Another motif is that of the filmer-filmed, in which the director uses the Lumière's camera to capture another person using a modern camera, or a Lumière replica, or hanging about on a movie set or in front of a movie theater. I certainly understand the impulse of the directors to connect-the-dots between the start and current state of cinema. However, the viewer gets the same message of cinematic continuity and discontinuity many, many times, and the law of diminishing marginal returns soon kicks in with a vengeance.

In fact, for a collection of shorts under a minute long each, LUMIÈRE AND COMPANY runs surprisingly long. The producers padded out half of the running time by asking the directors stock questions like, "why do you film?" and "is cinema mortal?" The directors humor these questions, for the most part, though some do simply shrug or ignore their interlocutor. We are also treated to making-of segments regarding each short, which generally run longer than the made short itself. There is something charming about the first few minutes watching big-name directors play, like boys and girls at Christmas, with a toy to which they've never before had access. But I would advise the trigger-happy DVD viewer to fast-forward through the filler -- if she's watched one Oscars, or sat in one film class, or watched the bonus features for any DVD, she's seen and heard all this before.

The viewer leaves Lumière and Company feeling as though she's watched hours of home movies about a loved one's childhood. Even the gamest of viewers will want to indulge her nostalgia judiciously, to avoid getting sour on the narcissism of the exercise. Coo and gaze, in moderation.

Speaking of self-indulgent home movies, the student of early cinema would do well to pick up Christopher Rawlence's non-fiction THE MISSING REEL: THE UNTOLD STORY OF THE LOST INVENTOR OF MOVING PICTURES and to set her eyes on "skim." Rawlence happened to buy the Leeds home of one Louis Aimè Augustin Le Prince. Le Prince, an inventor who had been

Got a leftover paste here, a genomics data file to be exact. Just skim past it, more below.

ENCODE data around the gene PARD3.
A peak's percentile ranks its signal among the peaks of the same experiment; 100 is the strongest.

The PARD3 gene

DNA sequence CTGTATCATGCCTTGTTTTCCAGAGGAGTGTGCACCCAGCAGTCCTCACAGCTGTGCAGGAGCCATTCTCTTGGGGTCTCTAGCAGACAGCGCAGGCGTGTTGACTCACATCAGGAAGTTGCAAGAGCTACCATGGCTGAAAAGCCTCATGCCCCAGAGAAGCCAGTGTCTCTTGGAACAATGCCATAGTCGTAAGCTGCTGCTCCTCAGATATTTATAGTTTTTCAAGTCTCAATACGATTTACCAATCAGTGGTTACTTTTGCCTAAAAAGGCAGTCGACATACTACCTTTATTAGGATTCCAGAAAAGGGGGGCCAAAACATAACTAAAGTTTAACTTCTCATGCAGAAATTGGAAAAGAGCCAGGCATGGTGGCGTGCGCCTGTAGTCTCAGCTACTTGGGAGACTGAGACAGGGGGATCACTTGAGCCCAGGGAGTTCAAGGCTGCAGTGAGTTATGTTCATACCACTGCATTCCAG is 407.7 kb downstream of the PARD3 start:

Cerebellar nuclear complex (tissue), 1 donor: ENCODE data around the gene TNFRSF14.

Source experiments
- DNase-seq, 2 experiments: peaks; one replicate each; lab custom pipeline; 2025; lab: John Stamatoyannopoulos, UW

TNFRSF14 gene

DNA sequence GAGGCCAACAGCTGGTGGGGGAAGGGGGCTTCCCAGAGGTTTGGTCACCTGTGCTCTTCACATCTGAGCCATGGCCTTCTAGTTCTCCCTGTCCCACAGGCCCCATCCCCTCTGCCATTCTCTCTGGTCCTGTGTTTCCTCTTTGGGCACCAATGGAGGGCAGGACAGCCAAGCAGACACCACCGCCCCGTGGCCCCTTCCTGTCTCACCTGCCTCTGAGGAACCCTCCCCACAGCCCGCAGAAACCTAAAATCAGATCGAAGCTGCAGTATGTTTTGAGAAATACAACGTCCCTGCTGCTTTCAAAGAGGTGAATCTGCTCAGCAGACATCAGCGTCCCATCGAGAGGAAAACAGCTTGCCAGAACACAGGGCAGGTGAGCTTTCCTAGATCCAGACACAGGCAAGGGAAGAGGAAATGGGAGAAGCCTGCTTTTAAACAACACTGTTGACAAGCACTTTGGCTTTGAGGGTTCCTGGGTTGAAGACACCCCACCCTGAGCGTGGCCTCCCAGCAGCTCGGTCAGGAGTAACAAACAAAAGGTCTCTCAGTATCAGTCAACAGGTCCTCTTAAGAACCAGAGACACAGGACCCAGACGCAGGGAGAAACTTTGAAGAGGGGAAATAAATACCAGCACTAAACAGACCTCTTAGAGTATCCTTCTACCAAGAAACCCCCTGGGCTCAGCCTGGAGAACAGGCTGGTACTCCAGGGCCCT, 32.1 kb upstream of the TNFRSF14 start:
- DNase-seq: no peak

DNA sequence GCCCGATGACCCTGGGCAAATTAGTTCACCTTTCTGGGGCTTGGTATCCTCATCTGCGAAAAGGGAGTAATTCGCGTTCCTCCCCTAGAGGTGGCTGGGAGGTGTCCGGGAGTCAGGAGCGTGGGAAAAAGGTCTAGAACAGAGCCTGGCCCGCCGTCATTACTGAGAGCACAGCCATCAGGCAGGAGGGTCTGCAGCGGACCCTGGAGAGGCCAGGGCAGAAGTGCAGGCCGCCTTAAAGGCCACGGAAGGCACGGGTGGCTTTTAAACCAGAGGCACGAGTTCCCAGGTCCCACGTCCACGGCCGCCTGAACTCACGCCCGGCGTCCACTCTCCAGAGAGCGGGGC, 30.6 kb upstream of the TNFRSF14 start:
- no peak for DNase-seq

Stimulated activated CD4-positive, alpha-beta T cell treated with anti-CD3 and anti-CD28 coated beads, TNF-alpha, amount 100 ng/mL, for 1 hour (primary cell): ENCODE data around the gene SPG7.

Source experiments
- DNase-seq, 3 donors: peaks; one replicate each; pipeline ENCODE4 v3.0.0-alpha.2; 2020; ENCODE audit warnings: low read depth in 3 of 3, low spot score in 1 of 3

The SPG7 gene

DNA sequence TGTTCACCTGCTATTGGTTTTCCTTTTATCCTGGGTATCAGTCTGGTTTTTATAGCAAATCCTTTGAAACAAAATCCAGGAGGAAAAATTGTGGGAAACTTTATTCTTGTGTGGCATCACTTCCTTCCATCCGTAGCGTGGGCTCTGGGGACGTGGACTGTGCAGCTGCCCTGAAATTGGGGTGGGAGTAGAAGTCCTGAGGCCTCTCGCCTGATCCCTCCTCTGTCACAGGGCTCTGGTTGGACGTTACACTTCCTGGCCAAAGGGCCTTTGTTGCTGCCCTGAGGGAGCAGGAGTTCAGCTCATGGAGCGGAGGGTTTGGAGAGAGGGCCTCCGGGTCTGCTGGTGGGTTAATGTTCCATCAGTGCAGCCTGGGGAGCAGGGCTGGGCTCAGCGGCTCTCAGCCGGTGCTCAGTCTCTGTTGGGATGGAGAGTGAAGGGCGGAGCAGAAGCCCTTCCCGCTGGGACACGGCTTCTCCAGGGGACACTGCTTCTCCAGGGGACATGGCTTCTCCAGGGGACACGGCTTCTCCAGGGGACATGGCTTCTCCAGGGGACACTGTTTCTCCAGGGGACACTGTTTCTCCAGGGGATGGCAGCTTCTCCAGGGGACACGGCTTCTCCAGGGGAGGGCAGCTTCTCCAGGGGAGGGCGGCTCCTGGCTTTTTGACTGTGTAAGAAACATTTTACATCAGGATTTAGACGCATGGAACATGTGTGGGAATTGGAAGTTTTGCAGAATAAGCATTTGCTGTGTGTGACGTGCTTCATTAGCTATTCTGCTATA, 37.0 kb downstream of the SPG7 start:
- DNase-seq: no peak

working on a single-lens motion picture camera and projector, mysteriously disappeared from a train to Paris in 1890. Eleven months later, Thomas Edison, with whom Le Prince had shared a patent lawyer, filed for three patents which bore a striking similarity to Le Prince's work. Edison reaped a financial bonanza; the Le Prince estate saw not a penny. Rawlence, looking for a loophole by which to declare his house a historic landmark and avoid eminent domain, takes the Le Prince story as far as it can go.

Not to spoil the story, but Rawlence uncovers next to no evidence that Edison had conspired to have Le Prince murdered. Therefore that angle, which is the book's main draw, amounts to little more than a red herring. Rawlence does amass a credible and engaging history of the race to create a motion picture camera and projector. He shows how precursors, such as the magic lantern, or multiple-shot photography, or even all-encompassing painted panoramas, may have inspired motion picture pioneers. Rawlence does his due diligence and then some, recreating the memoirs of Le Prince widow Lizzy, interviewing surviving family members, physically inspecting equipment and key locations. He tracks down documents from Edison's office, now a riot of confusion, from various patent offices, and ultimately from the New York court who heard the Battle of the Patents among several putative motion picture inventors.

If THE MISSING REEL has a fault, and it does, it lies in Rawlence's excessive desire to frame every investigation as interesting in its own right. Instead of providing us directly with his data, he goes into
great detail about how he got it. As much as one appreciates his commitment to the work, one tires of reading about it. Plus, far, far too much detail on the state of industrial artisans in Leeds, and Le
Prince's involvement with same, slow the narrative down to a crawl. There is a lot to get from THE MISSING REEL for those wishing to imagine a world pregnant with as-yet unborn cinema, but there is also a lot that a devoted editor would have excised mercilessly.

Review text copyright © 2004, Martin Scribbs and Mixed Reviews. All rights reserved. Reproduction of text in whole or in part in any form or in any medium without express written permission of Mixed Reviews or the author is prohibited.

Back To Top | Home | Archive | E-Mail Harvest | breitling replica | rolex replica | replica watches